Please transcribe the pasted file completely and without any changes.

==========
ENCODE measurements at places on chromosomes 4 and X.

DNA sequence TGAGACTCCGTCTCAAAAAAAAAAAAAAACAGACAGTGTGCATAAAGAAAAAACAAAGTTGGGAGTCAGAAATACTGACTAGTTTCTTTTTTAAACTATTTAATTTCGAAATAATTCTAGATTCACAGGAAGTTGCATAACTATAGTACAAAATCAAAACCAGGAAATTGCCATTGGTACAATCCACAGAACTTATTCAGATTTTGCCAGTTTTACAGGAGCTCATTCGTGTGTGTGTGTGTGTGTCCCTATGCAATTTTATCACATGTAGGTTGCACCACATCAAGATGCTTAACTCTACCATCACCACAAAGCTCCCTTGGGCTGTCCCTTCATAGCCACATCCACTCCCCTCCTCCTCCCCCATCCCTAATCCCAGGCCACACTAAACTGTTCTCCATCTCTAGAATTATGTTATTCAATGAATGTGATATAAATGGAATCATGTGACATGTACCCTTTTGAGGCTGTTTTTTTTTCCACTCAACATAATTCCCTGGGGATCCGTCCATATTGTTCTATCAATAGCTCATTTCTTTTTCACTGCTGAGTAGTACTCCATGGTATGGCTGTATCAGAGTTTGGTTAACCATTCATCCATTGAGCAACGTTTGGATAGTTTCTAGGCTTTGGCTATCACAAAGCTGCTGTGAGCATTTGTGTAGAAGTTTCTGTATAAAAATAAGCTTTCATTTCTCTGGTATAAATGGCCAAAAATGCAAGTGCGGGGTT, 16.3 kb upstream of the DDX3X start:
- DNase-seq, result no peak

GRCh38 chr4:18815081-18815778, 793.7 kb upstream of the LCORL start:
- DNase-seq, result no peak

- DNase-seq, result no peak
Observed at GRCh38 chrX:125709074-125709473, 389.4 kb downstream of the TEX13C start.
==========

ENCODE measurements at places on chromosomes 4 and X.

DNA sequence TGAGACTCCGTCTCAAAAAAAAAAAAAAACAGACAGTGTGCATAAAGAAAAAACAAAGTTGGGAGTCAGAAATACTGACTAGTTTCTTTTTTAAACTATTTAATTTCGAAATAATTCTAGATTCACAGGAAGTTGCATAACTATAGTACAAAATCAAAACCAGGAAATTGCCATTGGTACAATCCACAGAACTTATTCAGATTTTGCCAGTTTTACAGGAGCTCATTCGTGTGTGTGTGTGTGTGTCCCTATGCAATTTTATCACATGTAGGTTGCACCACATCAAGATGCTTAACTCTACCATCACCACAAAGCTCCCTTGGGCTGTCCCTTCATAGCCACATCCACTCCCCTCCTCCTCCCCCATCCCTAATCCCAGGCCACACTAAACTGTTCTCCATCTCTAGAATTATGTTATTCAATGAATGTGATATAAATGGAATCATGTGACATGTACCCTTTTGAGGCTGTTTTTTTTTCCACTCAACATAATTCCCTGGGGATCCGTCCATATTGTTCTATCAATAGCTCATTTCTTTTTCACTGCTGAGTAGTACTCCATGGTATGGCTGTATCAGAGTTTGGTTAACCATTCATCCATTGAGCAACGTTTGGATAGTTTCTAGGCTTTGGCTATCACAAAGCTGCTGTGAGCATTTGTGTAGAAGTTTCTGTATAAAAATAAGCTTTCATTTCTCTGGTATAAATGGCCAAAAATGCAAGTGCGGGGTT, 16.3 kb upstream of the DDX3X start:
- DNase-seq, result no peak

GRCh38 chr4:18815081-18815778, 793.7 kb upstream of the LCORL start:
- DNase-seq, result no peak

- DNase-seq, result no peak
Observed at GRCh38 chrX:125709074-125709473, 389.4 kb downstream of the TEX13C start.